Editor’s Note: The Vail Daily will soon publish a more complete tribute to Vail Pioneer Bob Lazier.
Vail pioneer Bob Lazier spent 22 days in the hospital fighting COVID-19 before succumbing to complications from the virus at 1 p.m. Saturday.
Diane, Lazier’s wife of 58 years, kept a journal of all the things his doctors and nurses at Lakewood’s St. Anthony Hospital told her while Lazier fought for his life in isolation.
“He fought a very, very valiant fight. It’s so like him,” Diane Lazier said. “He’s the toughest 81-year-old you’ve ever seen.”
One of Lazier’s nurses cried when she called the family around 1 p.m. to say he was going. Family members all gathered around and got to talk to him. That nurse was holding his hand and had moved the bed so the sun was on his face, Diane Lazier said.
“He had a big personality and an incredible amount of energy, full of life,” Diane Lazier said.
Lazier is the seventh Eagle County resident to die from the virus, a county official confirmed Saturday night.
“One of the saddest parts is that the coronavirus cheats people of being with their loved ones,” Diane Lazier said.
Life moves fast in Lazier Land
Bob Lazier was a race car driver, entrepreneur, hotelier, builder and lover of life. He became one of Vail’s first major contractors, building 16 commercial properties in 17 years.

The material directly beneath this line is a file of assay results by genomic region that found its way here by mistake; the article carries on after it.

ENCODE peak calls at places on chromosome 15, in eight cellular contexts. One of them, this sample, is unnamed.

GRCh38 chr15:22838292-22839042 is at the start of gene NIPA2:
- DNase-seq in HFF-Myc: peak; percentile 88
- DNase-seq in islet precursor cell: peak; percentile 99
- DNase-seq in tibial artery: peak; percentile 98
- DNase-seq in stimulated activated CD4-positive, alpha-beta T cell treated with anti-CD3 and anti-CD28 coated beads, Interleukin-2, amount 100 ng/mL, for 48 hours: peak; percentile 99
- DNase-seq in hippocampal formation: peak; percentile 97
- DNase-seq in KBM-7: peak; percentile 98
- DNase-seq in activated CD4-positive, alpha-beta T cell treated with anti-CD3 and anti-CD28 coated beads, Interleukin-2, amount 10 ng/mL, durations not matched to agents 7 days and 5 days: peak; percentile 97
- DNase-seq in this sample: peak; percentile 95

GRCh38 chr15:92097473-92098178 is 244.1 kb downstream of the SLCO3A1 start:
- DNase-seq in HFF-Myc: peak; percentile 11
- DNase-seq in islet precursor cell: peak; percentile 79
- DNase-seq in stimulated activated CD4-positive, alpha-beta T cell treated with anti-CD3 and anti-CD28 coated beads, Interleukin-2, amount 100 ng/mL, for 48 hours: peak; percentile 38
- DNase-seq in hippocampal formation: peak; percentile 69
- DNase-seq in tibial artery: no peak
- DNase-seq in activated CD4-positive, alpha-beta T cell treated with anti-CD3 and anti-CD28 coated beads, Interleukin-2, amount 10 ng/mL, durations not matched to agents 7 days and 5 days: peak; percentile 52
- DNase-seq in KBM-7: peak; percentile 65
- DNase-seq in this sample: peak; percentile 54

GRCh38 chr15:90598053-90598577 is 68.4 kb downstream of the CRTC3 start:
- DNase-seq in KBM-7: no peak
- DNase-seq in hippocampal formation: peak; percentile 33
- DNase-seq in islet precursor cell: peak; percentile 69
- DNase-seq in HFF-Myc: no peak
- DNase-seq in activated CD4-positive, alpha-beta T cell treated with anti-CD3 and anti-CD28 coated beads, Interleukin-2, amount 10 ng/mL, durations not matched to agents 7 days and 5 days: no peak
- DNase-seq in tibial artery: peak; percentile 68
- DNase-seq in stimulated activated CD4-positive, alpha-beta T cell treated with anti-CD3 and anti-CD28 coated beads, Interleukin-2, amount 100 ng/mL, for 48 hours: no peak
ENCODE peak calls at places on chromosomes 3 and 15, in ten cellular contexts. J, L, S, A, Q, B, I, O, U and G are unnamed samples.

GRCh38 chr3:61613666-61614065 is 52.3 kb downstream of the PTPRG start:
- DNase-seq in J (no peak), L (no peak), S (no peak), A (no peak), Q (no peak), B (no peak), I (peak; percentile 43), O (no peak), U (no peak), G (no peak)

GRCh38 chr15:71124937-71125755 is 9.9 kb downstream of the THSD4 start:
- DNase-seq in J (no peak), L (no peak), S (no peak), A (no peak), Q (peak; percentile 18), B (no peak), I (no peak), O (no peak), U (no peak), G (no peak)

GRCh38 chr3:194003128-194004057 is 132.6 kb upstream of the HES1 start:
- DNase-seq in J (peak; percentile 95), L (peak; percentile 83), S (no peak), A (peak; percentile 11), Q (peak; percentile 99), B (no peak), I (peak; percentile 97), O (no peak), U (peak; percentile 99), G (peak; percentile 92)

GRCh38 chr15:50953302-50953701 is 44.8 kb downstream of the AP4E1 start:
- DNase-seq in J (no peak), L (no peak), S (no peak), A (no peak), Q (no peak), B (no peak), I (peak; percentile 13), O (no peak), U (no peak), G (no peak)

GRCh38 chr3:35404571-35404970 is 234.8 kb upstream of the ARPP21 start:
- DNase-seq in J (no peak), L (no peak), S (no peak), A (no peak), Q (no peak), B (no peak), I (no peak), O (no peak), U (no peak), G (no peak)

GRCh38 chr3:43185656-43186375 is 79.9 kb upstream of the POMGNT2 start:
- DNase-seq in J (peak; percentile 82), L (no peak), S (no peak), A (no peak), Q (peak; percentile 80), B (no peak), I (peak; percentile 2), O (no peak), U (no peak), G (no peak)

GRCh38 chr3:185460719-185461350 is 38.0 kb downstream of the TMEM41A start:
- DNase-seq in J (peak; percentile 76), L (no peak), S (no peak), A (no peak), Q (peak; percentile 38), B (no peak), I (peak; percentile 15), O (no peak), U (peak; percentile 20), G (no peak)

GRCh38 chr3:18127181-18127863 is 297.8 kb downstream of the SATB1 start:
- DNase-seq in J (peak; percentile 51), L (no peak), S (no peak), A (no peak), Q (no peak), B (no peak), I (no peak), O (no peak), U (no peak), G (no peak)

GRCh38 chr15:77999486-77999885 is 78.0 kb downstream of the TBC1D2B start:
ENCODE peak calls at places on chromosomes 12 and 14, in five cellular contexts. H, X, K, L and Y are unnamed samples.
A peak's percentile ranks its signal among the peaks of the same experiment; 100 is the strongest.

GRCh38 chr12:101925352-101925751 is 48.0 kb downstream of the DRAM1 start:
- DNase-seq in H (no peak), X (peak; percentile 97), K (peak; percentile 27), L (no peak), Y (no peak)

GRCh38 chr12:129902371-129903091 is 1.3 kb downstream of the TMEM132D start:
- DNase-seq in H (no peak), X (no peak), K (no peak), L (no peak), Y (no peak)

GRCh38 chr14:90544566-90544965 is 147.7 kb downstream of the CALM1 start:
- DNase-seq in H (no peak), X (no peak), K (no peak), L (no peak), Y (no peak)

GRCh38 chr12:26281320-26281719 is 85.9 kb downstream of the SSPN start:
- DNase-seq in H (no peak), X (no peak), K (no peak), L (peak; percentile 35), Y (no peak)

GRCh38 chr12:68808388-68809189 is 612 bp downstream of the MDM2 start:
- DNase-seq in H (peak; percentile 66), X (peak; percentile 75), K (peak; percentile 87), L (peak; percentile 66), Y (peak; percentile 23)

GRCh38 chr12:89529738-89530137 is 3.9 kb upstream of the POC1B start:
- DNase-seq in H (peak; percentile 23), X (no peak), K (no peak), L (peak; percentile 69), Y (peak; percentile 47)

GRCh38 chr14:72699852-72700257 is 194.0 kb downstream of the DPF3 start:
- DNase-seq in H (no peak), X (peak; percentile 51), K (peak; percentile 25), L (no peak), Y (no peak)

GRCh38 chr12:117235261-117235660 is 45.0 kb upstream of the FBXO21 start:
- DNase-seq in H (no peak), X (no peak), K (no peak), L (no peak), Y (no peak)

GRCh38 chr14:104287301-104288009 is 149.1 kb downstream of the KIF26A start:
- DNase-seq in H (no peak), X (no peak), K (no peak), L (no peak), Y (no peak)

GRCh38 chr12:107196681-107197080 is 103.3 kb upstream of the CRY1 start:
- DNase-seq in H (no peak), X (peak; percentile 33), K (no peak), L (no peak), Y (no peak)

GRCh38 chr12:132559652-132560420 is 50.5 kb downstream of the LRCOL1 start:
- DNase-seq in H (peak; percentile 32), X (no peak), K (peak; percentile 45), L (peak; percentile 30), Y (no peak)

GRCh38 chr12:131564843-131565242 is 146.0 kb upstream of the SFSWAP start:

His passion and obvious talent for driving fast pushed him into professional racing. He finished 19th and was named Rookie of the Year in the 1981 Indianapolis 500, “The Greatest Spectacle in Racing.” His sons followed him into Indy car racing. If you’re a Lazier, spectacles are for racing in, not for watching.
A couple of years ago, Bob became the oldest person to win a race at the Indianapolis Motor Speedway while racing in a pro-am event.
Vail opened Dec. 15, 1962, and Bob and Diane rolled into town two weeks later. They were on their way to Alta, Utah, where Bob was going to teach Diane to ski. They planned to swing through Aspen to track down a friend who owed Bob some money, Diane recalled.
They drove their Morris Minor station wagon into a gas station at what was then the outskirts of town, and what is now the main Vail roundabout. It was brutally cold that week in Vail, the temperature rarely getting above 30 below zero, not too bad for the northern Minnesota natives.
As they stood in the cold with their German Shepard named Animal, a pair of twin girls stormed out of the Vail Village Inn shouting, “I’ll never work for that blankety-blank man again!” Diane Lazier recalled.
She said she and Bob looked at each other and said, “There are two jobs available in Vail.” They both got jobs and stayed.
They worked hard and took a couple of chances as pioneers will. They built the Wedel Inn where Vail’s Austria Haus is now, and later the Tivoli Lodge, which the family still owns and operates.
Some of this material came from Dick Hauserman’s book, “The Inventors of Vail.”